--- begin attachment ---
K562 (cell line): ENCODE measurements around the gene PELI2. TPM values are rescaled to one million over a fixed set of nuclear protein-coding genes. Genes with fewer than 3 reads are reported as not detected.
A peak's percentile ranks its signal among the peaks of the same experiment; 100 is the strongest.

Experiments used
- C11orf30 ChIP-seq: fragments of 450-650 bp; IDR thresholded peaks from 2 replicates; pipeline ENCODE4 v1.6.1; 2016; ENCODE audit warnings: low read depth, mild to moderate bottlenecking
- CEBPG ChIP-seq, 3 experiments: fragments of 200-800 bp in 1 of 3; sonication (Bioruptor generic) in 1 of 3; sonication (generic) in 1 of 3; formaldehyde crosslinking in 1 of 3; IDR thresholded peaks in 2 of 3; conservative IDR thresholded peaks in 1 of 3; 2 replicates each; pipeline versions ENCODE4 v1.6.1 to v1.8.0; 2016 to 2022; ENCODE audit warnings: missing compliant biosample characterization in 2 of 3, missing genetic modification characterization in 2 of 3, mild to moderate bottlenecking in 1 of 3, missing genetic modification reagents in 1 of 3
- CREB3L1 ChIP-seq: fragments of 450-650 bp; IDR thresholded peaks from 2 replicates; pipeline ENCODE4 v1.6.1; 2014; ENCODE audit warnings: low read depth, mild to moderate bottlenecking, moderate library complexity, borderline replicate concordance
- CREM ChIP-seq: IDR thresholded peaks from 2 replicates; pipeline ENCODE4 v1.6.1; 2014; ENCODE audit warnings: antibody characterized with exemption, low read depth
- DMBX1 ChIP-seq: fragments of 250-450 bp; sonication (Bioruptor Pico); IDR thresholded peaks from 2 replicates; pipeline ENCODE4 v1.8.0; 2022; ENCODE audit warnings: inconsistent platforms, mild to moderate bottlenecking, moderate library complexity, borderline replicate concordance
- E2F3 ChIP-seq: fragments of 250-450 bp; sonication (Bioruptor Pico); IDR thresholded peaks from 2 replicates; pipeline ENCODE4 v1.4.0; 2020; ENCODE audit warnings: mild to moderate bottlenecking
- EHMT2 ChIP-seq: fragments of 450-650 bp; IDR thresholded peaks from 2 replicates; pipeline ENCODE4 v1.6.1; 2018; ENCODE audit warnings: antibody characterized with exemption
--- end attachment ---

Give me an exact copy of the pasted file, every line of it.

K562 (cell line): ENCODE measurements around the gene PELI2. TPM values are rescaled to one million over a fixed set of nuclear protein-coding genes. Genes with fewer than 3 reads are reported as not detected.
A peak's percentile ranks its signal among the peaks of the same experiment; 100 is the strongest.

Experiments used
- C11orf30 ChIP-seq: fragments of 450-650 bp; IDR thresholded peaks from 2 replicates; pipeline ENCODE4 v1.6.1; 2016; ENCODE audit warnings: low read depth, mild to moderate bottlenecking
- CEBPG ChIP-seq, 3 experiments: fragments of 200-800 bp in 1 of 3; sonication (Bioruptor generic) in 1 of 3; sonication (generic) in 1 of 3; formaldehyde crosslinking in 1 of 3; IDR thresholded peaks in 2 of 3; conservative IDR thresholded peaks in 1 of 3; 2 replicates each; pipeline versions ENCODE4 v1.6.1 to v1.8.0; 2016 to 2022; ENCODE audit warnings: missing compliant biosample characterization in 2 of 3, missing genetic modification characterization in 2 of 3, mild to moderate bottlenecking in 1 of 3, missing genetic modification reagents in 1 of 3
- CREB3L1 ChIP-seq: fragments of 450-650 bp; IDR thresholded peaks from 2 replicates; pipeline ENCODE4 v1.6.1; 2014; ENCODE audit warnings: low read depth, mild to moderate bottlenecking, moderate library complexity, borderline replicate concordance
- CREM ChIP-seq: IDR thresholded peaks from 2 replicates; pipeline ENCODE4 v1.6.1; 2014; ENCODE audit warnings: antibody characterized with exemption, low read depth
- DMBX1 ChIP-seq: fragments of 250-450 bp; sonication (Bioruptor Pico); IDR thresholded peaks from 2 replicates; pipeline ENCODE4 v1.8.0; 2022; ENCODE audit warnings: inconsistent platforms, mild to moderate bottlenecking, moderate library complexity, borderline replicate concordance
- E2F3 ChIP-seq: fragments of 250-450 bp; sonication (Bioruptor Pico); IDR thresholded peaks from 2 replicates; pipeline ENCODE4 v1.4.0; 2020; ENCODE audit warnings: mild to moderate bottlenecking
- EHMT2 ChIP-seq: fragments of 450-650 bp; IDR thresholded peaks from 2 replicates; pipeline ENCODE4 v1.6.1; 2018; ENCODE audit warnings: antibody characterized with exemption